Inhaled nitric oxide improves oxygenation, lessens the need for further treatment modalities, and is especially useful in persistent pulmonary hypertension in term newborns with hypoxemic respiratory failure. The role of inhaled nitric oxide in premature newborns with hypoxemic respiratory failure is controversial as far as its efficacy is concerned, although a few studies have demonstrated acute improvement in oxygenation in premature newborns with respiratory distress syndrome. An 8-day old 26 weeks' gestation premature newborn with severe hypoxemic respiratory failure (oxygenation index >30 and mean airway pressure= 14 cmH2O) unresponsive to conventional mechanical ventilation and high frequency oscillatory ventilation was treated with a 6-day-course of inhaled nitric oxide (10-30 ppm). Oxygenation improved, the patient responded well, and she was extubated on the 28th day of life. Low-dose inhaled nitric oxide improved oxygenation and treated severe hypoxemic respiratory failure in the present case. Inhaled nitric oxide should, therefore, be considered as one of the rescue treatments of severe hypoxemic respiratory failure in premature newborns.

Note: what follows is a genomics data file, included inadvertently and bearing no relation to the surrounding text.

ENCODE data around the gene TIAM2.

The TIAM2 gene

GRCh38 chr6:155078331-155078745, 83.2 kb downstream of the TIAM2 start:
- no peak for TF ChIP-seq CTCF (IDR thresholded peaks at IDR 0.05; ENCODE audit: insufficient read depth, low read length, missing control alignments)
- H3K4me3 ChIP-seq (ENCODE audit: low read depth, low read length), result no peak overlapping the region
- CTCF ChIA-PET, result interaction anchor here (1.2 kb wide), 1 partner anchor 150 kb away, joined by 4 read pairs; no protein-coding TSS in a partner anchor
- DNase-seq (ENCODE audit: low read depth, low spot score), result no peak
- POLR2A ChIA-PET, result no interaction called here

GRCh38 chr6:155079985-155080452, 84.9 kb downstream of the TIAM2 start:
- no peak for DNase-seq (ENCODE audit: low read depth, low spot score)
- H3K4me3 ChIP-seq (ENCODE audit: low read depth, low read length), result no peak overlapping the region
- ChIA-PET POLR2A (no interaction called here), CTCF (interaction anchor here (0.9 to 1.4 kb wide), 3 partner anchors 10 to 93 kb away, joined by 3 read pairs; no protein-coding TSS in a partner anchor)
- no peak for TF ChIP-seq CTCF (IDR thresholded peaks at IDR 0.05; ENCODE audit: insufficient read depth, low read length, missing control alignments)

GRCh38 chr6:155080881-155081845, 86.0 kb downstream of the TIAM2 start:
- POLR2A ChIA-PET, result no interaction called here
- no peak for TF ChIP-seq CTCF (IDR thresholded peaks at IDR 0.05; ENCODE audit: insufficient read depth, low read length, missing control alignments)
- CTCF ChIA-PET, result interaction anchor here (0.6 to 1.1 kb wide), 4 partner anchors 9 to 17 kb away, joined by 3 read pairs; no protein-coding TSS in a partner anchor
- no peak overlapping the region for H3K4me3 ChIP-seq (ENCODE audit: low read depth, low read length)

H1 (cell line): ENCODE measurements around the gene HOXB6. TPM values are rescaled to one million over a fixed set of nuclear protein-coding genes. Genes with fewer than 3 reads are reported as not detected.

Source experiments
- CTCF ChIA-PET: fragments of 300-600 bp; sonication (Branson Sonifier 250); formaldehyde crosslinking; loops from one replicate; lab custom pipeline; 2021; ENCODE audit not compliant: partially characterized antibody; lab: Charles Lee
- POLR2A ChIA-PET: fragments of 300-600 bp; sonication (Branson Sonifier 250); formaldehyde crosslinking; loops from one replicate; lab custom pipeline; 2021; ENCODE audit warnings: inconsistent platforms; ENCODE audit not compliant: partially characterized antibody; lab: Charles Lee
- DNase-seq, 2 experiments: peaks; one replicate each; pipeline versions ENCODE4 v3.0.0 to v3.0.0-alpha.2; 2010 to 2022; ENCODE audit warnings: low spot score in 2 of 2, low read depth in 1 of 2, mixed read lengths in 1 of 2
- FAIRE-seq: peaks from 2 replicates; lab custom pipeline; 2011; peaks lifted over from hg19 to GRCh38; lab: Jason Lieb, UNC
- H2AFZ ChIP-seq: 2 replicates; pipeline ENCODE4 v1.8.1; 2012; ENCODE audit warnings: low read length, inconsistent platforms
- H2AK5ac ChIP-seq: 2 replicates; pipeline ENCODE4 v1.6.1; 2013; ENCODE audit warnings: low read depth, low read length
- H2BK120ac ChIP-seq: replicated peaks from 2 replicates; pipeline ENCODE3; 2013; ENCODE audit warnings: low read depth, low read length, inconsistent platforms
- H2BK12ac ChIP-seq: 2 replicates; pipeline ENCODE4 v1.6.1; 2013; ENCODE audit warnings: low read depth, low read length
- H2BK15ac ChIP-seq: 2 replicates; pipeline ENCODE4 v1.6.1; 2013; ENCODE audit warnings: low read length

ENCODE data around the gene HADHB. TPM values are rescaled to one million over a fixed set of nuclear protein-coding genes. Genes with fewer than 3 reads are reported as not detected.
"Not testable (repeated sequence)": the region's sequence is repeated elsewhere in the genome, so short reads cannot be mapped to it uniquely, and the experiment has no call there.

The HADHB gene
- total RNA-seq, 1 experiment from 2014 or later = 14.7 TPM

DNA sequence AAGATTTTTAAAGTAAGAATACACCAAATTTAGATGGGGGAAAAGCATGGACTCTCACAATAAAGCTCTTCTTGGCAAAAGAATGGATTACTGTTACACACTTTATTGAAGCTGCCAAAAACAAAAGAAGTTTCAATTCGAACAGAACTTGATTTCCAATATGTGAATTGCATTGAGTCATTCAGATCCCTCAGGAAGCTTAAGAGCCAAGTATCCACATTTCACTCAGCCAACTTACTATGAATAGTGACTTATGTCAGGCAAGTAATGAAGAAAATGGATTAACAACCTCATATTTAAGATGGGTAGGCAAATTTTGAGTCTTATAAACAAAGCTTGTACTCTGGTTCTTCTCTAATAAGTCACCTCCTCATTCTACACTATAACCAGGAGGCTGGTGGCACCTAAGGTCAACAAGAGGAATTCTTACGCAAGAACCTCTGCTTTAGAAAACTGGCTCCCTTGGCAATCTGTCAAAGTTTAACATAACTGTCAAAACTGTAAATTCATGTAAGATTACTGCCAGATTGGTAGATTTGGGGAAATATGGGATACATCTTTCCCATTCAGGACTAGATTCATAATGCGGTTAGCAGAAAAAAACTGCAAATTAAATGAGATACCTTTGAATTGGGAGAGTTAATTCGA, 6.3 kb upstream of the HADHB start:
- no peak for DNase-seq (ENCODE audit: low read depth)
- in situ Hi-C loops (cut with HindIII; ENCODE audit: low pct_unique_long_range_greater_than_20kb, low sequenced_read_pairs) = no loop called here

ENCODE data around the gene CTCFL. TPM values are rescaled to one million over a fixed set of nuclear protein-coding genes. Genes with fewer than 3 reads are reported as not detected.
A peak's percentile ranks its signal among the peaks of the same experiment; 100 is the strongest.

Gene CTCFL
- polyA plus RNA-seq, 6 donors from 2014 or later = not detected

Newborn, Nitric Oxide, Respiratory Failure